Friday, 13 January 2012

HS2 pushed ahead - cui bono?

I last blogged about HS2 in November.

On the 5th, the FT quoted Westminster's most promising MP:
The maths doesn’t add up; this is just sinking capital into a lossmaking project. If you’re going to use the power of the state to do that, then you shouldn’t be surprised that this country is getting poorer.
On the 7th, James Delingpole blogged:
I don't think anyone would dispute that our infrastructure is woeful. But I also think you'd be hard-pushed to argue that Britain's most pressing infrastructure problem right now is the inability of rich commuters to get from Birmingham to London half an hour earlier than they would otherwise have done.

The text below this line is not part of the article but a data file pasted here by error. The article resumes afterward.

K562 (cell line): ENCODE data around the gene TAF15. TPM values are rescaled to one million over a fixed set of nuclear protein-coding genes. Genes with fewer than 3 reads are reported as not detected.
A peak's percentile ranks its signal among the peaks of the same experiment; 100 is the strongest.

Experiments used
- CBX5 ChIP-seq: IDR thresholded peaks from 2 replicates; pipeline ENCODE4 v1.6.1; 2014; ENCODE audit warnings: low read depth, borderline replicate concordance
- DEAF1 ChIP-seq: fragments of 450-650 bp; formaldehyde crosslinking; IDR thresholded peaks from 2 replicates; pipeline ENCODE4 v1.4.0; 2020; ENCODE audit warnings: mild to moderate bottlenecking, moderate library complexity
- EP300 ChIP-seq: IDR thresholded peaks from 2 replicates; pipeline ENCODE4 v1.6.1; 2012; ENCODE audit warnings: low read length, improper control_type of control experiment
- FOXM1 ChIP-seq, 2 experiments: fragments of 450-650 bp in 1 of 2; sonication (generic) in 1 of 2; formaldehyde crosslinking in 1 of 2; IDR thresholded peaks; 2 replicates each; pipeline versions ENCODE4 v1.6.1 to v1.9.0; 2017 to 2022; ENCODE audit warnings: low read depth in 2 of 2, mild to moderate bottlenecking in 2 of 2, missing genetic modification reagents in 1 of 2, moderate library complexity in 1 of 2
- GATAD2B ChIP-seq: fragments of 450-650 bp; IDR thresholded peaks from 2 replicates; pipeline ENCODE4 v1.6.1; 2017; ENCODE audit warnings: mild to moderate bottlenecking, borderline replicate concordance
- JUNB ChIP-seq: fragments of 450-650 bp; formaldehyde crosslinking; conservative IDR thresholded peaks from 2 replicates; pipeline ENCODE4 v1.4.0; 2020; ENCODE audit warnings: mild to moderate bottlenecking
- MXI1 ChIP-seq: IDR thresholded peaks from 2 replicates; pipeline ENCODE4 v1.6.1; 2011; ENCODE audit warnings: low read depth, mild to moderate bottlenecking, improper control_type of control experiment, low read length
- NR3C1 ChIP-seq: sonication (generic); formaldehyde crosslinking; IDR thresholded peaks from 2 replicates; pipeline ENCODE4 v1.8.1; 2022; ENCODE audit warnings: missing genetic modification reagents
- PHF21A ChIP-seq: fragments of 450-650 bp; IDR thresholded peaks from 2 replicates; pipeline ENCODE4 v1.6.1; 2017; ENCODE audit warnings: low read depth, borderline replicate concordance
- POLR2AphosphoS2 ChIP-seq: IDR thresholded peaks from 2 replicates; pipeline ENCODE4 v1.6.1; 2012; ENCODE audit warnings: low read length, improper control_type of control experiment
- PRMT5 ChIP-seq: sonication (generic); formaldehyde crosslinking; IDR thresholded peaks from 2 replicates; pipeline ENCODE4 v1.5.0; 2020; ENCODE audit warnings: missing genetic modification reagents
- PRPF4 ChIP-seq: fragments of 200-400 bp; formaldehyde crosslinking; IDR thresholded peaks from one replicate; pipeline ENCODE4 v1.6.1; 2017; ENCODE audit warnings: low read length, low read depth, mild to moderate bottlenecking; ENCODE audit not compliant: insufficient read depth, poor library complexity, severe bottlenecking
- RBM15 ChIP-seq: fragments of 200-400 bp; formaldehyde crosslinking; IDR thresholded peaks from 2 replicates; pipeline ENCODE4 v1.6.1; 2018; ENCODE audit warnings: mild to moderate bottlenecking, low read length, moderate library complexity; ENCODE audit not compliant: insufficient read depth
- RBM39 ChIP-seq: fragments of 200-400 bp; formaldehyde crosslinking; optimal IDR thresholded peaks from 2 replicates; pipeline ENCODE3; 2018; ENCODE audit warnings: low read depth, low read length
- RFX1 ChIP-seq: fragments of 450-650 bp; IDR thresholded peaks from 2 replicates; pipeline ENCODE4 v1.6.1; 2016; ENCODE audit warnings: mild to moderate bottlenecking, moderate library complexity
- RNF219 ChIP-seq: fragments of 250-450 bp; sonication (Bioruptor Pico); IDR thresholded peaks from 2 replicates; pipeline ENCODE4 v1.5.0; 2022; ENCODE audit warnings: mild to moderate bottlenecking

On the 10th, Jonathan Isaby had his say in The Telegraph
So, the worst-kept secret in Westminster is finally out: after days of leaks and briefing to the press, the Government has announced that it intends to spend £32 billion of our money (that’s their estimate at this stage, at any rate) on the High Speed Rail link between London and the North of England. And it won’t be completed for – wait for it – more than twenty years (again, that’s the timescale they’re estimating. For now).

By anyone’s standards, £32 billion is an eye-watering amount of cash – and all the more so at a time when families and government alike are having to look for savings. It works out at well over £1,000 for every single family up and down the United Kingdom, and large numbers of us remain unconvinced that this will be money well spent.
The project doesn't make sense. Taxpayers don't want it. For whose sake is it being built?

No comments:

Post a Comment